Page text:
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Creating Self-Contained Application

P: n/a
Hello,

I have a relatively simple application that I'm trying to migrate from
VS2003 to VS2005. The problem I'm having is that after compiling with
VS2005, it won't run on any system that doesn't have VS2005 installed.
I'm sure there are just some libraries that get installed with VS2005
that don't exist (or at least the correct version doesn't exist) on
these systems.

This is just a small demo program and I don't want to go to the trouble
of creating a whole installation application. Is there a way to create
a copy-to-install application in VS2005? How do I statically link all
of the libraries that I need? It doesn't matter if the filesize blows
up.

Thanks!
Jeff

Jan 5 '06 #1
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3 Replies


P: n/a
you can statically link to the runtime libraries by rightclicking on your
project,
selecting configuration properties -> C++ -> code generation and then set
runtime libraries to multithreaded.
that will cause static linkage.

kind regards,
Bruno.

"je************@gmail.com" wrote:
Hello,

I have a relatively simple application that I'm trying to migrate from
VS2003 to VS2005. The problem I'm having is that after compiling with
VS2005, it won't run on any system that doesn't have VS2005 installed.
I'm sure there are just some libraries that get installed with VS2005
that don't exist (or at least the correct version doesn't exist) on
these systems.

This is just a small demo program and I don't want to go to the trouble
of creating a whole installation application. Is there a way to create
a copy-to-install application in VS2005? How do I statically link all
of the libraries that I need? It doesn't matter if the filesize blows
up.

Thanks!
Jeff

Jan 5 '06 #2

P: n/a
Thanks Bruno.

I did this. To get it to work I had to add the compiler directive
/NODEFAULTLIB:libcmt.lib because otherwise it would complain about
multiply-defined functions.

After doing so the compiled program won't run on any systems. It
complains that the C Runtime is being accessed incorrectly. Do you
have any idea why this would be?

Also, someone suggested that I might be able to just specify an earlier
version of the libraries that this program uses, which would let it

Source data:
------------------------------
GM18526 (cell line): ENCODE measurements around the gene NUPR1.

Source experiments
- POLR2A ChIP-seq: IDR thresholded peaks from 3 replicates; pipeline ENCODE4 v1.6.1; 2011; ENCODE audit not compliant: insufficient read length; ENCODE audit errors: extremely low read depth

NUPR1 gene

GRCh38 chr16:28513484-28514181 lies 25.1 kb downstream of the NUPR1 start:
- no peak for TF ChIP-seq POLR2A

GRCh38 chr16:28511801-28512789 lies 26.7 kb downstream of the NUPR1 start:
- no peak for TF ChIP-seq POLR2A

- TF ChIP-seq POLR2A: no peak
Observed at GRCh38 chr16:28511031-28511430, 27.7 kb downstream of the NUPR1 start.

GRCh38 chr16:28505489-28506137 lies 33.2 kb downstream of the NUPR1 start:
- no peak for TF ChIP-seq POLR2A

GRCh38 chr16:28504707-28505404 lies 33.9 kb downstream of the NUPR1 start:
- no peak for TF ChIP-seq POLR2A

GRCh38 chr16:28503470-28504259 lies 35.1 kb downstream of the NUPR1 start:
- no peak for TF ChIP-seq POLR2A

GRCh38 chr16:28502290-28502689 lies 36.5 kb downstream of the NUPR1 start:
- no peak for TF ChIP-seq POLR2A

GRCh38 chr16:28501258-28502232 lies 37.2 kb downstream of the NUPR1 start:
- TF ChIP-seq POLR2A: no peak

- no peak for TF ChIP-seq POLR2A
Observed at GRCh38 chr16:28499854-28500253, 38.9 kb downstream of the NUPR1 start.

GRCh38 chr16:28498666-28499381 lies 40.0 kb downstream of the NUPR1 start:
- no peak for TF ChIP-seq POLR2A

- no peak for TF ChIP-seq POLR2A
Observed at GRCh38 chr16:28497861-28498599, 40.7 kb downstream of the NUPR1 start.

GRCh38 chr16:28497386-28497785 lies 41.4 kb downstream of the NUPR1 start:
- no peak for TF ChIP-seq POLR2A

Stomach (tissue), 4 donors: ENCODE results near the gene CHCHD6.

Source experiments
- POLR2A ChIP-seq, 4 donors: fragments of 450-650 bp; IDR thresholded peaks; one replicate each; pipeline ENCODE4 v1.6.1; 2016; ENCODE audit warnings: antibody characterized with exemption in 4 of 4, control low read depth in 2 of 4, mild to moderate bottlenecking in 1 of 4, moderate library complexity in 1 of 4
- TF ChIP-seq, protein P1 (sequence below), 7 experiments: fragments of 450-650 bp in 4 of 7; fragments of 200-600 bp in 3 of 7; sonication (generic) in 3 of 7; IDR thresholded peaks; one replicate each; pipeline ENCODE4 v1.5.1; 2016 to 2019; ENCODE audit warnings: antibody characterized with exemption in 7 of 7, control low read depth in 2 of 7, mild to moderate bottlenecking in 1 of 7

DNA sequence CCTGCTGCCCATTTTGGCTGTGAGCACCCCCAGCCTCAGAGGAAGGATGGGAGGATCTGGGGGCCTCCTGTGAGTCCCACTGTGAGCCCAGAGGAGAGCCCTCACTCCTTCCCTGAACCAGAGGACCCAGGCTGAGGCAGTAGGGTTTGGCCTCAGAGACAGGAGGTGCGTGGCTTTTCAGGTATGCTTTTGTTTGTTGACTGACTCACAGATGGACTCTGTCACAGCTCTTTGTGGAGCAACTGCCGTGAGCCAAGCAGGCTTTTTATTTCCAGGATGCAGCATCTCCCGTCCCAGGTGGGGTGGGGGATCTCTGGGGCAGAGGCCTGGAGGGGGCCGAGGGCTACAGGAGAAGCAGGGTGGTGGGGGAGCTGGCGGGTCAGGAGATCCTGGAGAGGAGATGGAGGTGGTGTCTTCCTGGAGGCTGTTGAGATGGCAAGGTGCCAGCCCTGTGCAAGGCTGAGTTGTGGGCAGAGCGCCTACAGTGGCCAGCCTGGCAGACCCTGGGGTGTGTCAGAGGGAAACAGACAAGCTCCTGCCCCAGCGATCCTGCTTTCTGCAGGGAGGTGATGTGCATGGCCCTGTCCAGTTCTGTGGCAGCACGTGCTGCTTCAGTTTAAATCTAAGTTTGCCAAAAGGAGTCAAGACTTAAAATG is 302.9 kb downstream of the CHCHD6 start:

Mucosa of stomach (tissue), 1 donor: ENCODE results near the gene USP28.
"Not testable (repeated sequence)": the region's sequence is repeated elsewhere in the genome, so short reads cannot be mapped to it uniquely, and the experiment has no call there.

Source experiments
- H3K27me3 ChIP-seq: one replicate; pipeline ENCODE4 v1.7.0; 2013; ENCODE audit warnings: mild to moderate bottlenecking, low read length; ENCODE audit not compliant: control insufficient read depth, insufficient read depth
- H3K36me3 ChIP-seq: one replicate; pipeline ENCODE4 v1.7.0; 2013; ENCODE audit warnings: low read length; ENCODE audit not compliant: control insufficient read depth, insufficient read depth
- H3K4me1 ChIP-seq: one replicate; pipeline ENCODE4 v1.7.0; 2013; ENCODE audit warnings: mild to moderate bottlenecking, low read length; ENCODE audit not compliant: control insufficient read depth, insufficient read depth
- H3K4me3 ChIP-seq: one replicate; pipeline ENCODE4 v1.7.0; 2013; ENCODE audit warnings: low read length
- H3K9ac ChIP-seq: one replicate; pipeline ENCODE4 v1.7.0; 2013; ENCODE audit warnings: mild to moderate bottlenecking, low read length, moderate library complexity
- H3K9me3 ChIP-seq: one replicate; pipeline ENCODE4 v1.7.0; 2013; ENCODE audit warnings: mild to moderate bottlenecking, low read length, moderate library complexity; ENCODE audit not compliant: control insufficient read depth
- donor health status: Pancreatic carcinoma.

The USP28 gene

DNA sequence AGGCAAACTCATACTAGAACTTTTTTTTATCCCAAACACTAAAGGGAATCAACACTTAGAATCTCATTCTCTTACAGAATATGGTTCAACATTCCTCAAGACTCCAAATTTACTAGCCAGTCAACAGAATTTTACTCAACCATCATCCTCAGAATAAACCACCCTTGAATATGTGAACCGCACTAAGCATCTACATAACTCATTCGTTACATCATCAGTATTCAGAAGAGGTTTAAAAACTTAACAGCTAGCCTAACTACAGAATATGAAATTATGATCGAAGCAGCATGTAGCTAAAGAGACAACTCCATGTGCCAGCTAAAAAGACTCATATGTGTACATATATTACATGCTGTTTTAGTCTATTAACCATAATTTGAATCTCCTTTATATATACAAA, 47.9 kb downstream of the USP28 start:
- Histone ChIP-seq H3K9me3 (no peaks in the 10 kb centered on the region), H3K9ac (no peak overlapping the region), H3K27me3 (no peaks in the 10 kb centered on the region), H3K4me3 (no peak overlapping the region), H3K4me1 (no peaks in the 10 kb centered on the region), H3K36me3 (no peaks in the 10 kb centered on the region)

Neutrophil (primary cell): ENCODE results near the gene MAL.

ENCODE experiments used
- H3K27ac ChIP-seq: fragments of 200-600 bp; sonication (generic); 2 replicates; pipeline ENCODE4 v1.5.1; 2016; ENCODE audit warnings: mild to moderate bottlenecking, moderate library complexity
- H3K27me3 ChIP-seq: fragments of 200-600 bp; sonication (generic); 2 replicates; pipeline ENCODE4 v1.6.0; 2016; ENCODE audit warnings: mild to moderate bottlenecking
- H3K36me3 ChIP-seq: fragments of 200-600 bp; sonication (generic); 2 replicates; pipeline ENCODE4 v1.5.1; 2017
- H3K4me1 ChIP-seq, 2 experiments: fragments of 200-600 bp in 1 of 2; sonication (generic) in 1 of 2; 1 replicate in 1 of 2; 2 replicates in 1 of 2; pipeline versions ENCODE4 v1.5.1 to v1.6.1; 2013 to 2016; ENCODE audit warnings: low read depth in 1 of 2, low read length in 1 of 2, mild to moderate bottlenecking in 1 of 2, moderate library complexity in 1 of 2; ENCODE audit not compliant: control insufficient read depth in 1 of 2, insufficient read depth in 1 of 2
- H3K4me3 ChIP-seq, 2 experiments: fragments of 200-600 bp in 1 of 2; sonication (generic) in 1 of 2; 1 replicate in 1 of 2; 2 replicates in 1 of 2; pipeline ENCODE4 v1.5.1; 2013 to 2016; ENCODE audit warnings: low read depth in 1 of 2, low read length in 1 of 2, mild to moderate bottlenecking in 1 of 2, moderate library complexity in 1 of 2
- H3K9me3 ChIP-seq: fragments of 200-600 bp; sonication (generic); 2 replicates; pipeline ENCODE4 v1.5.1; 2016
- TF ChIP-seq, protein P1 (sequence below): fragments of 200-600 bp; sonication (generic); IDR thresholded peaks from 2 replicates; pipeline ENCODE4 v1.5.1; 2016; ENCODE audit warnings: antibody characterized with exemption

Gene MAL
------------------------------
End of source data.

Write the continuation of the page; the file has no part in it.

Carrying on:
load older ones if they are available. Perhaps this would be a better
option than statically linking everything that is required. Can this
be done and, if so, how?

Thanks!
Jeff

Jan 9 '06 #3

P: n/a
je************@gmail.com wrote:
Thanks Bruno.

I did this. To get it to work I had to add the compiler directive
/NODEFAULTLIB:libcmt.lib because otherwise it would complain about
multiply-defined functions.

After doing so the compiled program won't run on any systems. It
complains that the C Runtime is being accessed incorrectly. Do you
have any idea why this would be?
It's because you specifically excluded that static crt (libcmt.lib) from
your link. You had multiply defined symbols because you were linking a set
of modules that were compiled with a mix of compiler settings. You should
be compiling everything with /MT (or /MTd) and nothing with /MD (or /MDd).
You can use

dumpbin /directives your_obj_or_lib_file

to discover the default library directives embedded in the files you're
trying to link. If you have a file that has a defaultlib:msvcrt.lib that
you cannont recompile but need to link, then you can add
/nodefaultlib:msvcrt to your link to suppress the DLL runtime library.
Also, someone suggested that I might be able to just specify an
earlier version of the libraries that this program uses, which would
let it load older ones if they are available. Perhaps this would be
a better option than statically linking everything that is required.
Can this be done and, if so, how?


You might be able to, but you're on your own - there's no support for
compiling with VC8 and linking with VC7 runtime libraries (for example).

-cd
Jan 9 '06 #4

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